This never existed.

I'm sitting here thinking 'this explanation is too short' - but it really is this simple.

There is a story here, and the media is missing it:

Implying the shooter was involved in cryptocurrency isn't just incorrect - they're missing some real insight into his mind. You have to be unintelligent, gullible, and desperate to hand your money over to a website that was promising the things Bitconnect was.

The offer he thought was legitimate: daily 1% compound interest that would turn a $10,000 investment into $500 million within 3 years. "Risk free" too, a statement the Securities Commission cited as one of the reasons they issued a cease and desist.

Bitconnect would only end up lasting months, some estimate they held up to $900 million when they disappeared.

To this day the true masterminds behind Bitconnect are still at large. There have been some arrests, but those were misunderstood by the media too. The biggest arrest was someone who just signed up a lot of people under him in the ponzi scheme, not one of Bitconnect's creators.  I covered that when it happened here if anyone is curious.

Bitconnect and I go way back, let me tell you about their members:

I am the only journalist to have confronted Bitconnect in person.

In a video that received nearly 500,000 views, I attempted to confront a representative of Bitconnect at a cryptocurrency conference with the math mentioned above, asking to explain how they plan to pay thousands of people millions of dollars each. Of course, the Bitconnect rep had no answer other than to say my math was wrong, they have ways to 'make it work' and I wasn't owed any further details.

The death threats and angry comments rolled in, and it was clear - I was speaking with some of the stupidest people I have ever encountered, and none of them were from the cryptocurrency world.

No one who had given Bitconnect their money could explain how the investment worked, but they sure did stand by it... whatever it did.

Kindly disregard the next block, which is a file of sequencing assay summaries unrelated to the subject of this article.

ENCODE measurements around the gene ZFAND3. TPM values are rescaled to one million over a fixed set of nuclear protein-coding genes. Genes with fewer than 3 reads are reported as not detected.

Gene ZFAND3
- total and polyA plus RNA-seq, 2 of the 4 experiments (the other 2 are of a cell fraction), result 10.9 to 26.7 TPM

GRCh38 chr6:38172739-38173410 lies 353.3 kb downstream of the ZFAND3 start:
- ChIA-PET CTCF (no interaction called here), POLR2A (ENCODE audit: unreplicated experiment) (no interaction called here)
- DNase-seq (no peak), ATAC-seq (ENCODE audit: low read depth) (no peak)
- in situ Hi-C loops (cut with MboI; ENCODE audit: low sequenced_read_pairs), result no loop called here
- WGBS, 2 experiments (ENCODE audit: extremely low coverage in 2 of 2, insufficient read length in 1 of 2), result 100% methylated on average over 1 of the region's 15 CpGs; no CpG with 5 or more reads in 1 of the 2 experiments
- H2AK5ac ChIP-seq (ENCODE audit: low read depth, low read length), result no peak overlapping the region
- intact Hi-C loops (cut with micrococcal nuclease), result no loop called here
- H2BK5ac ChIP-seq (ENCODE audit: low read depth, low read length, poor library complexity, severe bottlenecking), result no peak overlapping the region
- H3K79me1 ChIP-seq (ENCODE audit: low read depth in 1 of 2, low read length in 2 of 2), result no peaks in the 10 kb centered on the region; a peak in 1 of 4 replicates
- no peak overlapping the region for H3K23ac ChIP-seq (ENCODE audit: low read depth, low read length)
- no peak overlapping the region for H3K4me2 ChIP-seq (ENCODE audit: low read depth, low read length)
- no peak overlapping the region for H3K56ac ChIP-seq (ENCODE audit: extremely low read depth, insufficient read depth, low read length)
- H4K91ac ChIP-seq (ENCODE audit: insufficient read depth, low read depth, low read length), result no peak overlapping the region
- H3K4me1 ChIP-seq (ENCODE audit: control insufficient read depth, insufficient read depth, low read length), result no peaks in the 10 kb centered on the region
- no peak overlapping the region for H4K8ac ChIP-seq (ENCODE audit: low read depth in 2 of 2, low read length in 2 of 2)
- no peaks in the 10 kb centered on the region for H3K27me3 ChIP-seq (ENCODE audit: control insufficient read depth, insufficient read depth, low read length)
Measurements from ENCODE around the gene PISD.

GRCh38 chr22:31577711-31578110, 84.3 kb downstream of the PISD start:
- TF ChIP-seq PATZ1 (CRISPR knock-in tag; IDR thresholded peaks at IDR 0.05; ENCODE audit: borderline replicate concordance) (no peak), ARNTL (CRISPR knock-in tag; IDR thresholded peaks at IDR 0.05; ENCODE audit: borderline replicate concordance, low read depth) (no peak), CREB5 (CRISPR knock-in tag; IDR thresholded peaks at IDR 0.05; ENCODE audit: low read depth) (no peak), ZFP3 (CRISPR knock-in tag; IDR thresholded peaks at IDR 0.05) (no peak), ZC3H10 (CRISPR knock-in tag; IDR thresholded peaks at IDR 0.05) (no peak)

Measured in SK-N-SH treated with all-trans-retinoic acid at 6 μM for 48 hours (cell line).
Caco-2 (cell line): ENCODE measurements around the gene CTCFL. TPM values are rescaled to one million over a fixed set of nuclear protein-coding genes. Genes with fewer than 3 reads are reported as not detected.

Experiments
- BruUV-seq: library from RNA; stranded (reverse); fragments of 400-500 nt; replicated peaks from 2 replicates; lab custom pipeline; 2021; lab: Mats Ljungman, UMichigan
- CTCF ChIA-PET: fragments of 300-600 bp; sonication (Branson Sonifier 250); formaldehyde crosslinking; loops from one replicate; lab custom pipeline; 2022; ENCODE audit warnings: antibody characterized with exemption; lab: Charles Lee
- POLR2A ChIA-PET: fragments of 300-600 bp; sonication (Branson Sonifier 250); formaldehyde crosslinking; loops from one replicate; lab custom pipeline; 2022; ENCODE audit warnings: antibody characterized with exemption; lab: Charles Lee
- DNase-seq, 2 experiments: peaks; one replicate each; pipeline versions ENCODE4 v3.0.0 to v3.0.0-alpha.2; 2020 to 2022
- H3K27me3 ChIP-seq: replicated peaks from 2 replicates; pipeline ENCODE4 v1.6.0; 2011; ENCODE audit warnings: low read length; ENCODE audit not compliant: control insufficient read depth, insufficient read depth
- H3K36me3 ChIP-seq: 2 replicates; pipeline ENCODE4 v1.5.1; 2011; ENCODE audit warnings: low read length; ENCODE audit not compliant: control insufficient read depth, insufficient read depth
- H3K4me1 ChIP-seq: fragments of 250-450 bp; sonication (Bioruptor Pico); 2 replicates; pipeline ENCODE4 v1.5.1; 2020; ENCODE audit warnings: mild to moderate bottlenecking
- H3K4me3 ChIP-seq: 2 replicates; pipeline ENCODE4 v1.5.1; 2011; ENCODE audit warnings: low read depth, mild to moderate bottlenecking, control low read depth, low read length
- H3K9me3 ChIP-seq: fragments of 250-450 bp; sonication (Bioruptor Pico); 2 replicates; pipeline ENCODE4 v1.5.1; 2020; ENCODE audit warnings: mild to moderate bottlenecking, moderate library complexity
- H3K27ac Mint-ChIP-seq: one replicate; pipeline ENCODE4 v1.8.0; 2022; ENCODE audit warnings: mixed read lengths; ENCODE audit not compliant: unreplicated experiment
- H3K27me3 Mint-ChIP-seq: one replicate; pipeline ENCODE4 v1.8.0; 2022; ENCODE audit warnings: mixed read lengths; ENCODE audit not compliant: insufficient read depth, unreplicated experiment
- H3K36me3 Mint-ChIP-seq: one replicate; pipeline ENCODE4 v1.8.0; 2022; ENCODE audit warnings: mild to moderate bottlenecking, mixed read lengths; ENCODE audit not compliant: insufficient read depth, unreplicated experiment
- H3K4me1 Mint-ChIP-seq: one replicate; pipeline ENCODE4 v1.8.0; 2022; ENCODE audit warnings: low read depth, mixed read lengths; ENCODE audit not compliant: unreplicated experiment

Bitconnect supporters eventually filed enough false reports to get the video removed, but a report from that day can be here.

...Just a couple months later it was all over, and Bitconnect stole everyone's money and disappeared. (That story here)

Following the collapse I contacted the guy I had confronted and learned this 'representative' was simply another victim of the scam. Just as the company was starting to garner a lot of attention, they reached out to their members, carefully selecting true believers,  and offered them pay to show up to industry conferences representing Bitconnect. A final attempt at fixing their public image of a shadowy, nameless, faceless scam.

In closing:

The correct story is of someone so lost in life, he handed his money over to shady online Ponzi scheme promising magic. He seems to have been one of the lucky few who pulled his investment out before it all came crashing down. No skill, just luck.

Journalists - equating this to being involved in cryptocurrency is like someone holding up the worst trashy tabloid magazine, with a cover story saying 'Melana Trump pregnant with alien baby' and saying that you are in the same business as whoever wrote that.

So please, stop.

To the crypto community - if you spot any incorrect claims about the shooter being involved in cryptocurrency - tweet the author a link to this.

Other publications, bloggers, anyone really - you have our permission to re-publish this article on your platforms.

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Author: Ross Davis
E-Mail: Ross@GlobalCryptoPress.com Twitter:@RossFM
San Francisco News Desk